Cooking carefully Keep your oven clean. If it’s caked in grease, it won’t be running efficiently. This is particularly true of gas burners. Make sure your gas burners produce blue flames – yellow indicated the gas is burning inefficiently. Make sure any pots or pans you use are the appropriate size for the hob you put them on.
Use the right-sized hob: If you put a small pan on a large element, you’re simply wasting heat. If you use gas hobs, make sure the flame is contained beneath the pan – any flame licking around the sides is just wasted heat and energy.
Use residual heat. If you’re roasting veggies or baking biscuits, turn off the oven a few minutes before they’re done or before the recipe indicates. As long as you don’t open the over door and let all the heat out (which you should try to avoid doing at any point anyway), the oven will remain hot enough to finish off the cooking.
Use the right appliances Your oven may well be your go-to for cooking and reheating, but the chances are you have other appliances that can do the job just as well with less energy. Microwaves are a lot more energy efficient than ovens when it comes to reheating small portions of food, so they’re a handy way to warm leftovers and steam veggies or even cook jacket potatoes. Slow cookers are also an efficient way to cook hearty meals. They use just a little more energy than a traditional lightbulb and produce the most delicious flavours.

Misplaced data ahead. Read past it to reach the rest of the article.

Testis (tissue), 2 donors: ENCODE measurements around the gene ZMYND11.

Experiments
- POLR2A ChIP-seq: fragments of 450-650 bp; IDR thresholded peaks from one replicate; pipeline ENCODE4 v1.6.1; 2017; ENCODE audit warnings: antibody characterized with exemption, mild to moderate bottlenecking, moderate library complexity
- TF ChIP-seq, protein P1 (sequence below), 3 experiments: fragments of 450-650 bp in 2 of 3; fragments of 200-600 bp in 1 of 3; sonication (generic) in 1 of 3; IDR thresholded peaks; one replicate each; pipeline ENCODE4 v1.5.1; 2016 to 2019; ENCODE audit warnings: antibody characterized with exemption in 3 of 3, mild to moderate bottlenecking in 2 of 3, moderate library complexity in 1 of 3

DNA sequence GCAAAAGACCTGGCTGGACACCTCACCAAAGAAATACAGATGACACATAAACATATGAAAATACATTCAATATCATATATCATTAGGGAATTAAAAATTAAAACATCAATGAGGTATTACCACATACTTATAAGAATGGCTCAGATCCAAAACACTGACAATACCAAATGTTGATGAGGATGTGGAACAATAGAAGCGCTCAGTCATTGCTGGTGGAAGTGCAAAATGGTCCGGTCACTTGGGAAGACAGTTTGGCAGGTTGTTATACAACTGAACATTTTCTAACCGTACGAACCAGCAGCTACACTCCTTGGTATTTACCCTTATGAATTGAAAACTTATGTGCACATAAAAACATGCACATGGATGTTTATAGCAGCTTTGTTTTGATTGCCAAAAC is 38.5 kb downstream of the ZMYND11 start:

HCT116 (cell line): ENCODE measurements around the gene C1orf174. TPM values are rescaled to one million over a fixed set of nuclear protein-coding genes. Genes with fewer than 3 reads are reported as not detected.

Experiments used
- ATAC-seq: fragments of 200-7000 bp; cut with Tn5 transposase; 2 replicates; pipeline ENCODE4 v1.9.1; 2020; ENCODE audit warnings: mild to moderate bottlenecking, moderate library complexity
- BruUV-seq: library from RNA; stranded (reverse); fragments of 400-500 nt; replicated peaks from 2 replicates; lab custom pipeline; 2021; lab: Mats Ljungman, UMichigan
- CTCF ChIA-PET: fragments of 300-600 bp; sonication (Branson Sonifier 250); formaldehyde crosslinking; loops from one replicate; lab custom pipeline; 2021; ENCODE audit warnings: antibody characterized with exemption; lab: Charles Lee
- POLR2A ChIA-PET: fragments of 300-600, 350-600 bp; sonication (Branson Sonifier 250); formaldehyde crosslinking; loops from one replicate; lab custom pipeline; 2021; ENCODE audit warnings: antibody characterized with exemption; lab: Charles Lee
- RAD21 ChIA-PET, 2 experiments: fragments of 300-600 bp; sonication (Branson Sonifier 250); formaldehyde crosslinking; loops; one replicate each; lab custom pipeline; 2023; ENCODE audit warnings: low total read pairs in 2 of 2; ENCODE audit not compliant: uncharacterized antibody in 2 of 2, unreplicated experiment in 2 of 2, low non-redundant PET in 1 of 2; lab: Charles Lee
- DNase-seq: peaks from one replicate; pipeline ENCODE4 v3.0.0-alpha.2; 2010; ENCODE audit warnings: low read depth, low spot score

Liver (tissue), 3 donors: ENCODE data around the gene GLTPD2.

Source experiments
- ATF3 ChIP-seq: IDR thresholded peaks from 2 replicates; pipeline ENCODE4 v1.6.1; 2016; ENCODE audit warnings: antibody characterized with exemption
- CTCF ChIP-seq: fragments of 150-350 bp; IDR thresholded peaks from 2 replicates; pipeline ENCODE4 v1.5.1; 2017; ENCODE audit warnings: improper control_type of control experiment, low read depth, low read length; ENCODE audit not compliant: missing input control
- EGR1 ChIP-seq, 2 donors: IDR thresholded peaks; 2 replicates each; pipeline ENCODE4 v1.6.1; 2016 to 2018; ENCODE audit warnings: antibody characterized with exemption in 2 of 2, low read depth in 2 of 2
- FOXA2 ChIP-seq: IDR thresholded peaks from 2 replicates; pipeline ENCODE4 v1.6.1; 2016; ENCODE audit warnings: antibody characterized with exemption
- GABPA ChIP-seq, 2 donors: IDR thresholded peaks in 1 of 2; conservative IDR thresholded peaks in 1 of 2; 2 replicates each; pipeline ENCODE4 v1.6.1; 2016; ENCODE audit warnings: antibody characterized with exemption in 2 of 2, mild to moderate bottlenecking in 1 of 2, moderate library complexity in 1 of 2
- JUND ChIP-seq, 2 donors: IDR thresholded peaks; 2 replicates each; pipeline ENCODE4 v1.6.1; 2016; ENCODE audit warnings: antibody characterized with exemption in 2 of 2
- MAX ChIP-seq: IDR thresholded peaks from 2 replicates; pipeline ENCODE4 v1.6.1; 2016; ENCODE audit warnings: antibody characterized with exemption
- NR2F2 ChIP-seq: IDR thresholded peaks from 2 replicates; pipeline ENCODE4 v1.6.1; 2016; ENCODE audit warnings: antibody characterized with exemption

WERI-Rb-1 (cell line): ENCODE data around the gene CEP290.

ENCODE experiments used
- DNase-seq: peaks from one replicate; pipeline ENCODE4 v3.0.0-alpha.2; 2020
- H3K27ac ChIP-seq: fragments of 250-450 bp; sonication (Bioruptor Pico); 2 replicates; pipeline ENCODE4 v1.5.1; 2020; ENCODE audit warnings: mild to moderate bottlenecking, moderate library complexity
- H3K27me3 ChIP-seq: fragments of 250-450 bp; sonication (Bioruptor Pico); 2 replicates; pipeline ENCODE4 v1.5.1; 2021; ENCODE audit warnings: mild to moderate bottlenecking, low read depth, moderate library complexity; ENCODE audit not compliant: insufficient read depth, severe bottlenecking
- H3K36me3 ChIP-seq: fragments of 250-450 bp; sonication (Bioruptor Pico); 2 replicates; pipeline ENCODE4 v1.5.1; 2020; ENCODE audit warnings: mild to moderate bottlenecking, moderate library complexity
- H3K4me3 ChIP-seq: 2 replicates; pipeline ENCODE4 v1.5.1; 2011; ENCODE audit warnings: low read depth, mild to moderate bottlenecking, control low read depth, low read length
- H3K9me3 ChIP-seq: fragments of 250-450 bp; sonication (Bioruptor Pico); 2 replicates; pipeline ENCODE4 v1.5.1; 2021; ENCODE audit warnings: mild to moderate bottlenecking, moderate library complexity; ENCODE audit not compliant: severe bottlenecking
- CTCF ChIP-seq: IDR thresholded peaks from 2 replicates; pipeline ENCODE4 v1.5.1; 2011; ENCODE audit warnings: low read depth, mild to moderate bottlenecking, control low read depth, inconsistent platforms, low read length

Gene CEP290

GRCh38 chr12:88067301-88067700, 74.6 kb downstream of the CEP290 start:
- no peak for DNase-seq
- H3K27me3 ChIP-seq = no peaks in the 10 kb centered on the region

And the right dishware: Use glass or ceramic dishes in the oven. They retain heat a lot better than metal dishes do, making them more efficient. You might find that items cook faster or will cook just as well at a lower heat. If you’re using an electric hob, choose flat-bottomed pans so the pan is in full contact with the ring and heat spreads throughout it as evenly as possible.
Let leftovers cool down: Allow leftovers to sit at room temperature for about half an hour before you put them in the fridge or freezer. When warm items are placed in the fridge or freezer, they increase energy usage – as they raise the temperature of other items, so your fridge must work harder to cool it all back down.
There are many other ways to reduce the costs of heating your home whilst still having warm and cosy rooms. To read more visit One Home’s guide to insulation including costs, savings and pay back periods.